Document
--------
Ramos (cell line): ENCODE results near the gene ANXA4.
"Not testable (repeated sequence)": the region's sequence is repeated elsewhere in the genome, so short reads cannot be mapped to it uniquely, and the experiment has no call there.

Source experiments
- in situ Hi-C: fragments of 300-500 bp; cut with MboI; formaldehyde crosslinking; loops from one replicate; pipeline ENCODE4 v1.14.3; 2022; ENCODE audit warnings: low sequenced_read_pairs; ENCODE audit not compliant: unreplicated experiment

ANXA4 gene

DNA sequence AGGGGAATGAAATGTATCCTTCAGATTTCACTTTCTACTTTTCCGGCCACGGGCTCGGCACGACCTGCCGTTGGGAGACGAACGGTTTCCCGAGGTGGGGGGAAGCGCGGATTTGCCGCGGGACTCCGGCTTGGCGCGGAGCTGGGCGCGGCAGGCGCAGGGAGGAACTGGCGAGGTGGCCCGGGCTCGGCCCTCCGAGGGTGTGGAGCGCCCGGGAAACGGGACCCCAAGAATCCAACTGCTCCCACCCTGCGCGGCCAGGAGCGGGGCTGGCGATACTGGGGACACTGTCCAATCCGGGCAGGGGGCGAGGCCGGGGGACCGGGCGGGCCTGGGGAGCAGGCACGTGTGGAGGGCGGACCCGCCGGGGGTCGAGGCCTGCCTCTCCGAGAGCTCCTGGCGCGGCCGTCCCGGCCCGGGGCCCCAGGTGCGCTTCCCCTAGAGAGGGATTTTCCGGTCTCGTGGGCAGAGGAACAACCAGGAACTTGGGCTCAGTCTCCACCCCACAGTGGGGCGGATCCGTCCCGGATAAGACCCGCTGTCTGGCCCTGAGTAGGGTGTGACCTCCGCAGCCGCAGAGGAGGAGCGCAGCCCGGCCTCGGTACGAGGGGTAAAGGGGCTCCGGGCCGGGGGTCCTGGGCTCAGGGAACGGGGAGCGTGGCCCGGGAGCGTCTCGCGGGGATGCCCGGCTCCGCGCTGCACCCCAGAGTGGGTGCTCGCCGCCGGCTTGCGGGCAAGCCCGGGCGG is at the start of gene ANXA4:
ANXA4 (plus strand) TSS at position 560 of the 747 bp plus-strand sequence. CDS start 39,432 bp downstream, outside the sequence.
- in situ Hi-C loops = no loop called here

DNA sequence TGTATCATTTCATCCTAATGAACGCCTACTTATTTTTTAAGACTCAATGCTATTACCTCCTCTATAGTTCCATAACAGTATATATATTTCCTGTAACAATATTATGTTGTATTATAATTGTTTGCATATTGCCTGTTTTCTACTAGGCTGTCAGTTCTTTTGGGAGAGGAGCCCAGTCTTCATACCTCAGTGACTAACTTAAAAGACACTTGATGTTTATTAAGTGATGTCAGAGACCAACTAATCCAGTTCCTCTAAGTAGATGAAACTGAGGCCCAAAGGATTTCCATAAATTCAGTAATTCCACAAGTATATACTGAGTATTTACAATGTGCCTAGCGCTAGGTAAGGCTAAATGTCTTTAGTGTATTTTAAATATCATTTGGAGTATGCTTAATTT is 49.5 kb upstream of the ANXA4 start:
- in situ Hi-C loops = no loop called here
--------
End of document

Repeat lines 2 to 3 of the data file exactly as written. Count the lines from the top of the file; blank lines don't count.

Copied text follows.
"Not testable (repeated sequence)": the region's sequence is repeated elsewhere in the genome, so short reads cannot be mapped to it uniquely, and the experiment has no call there.

Source experiments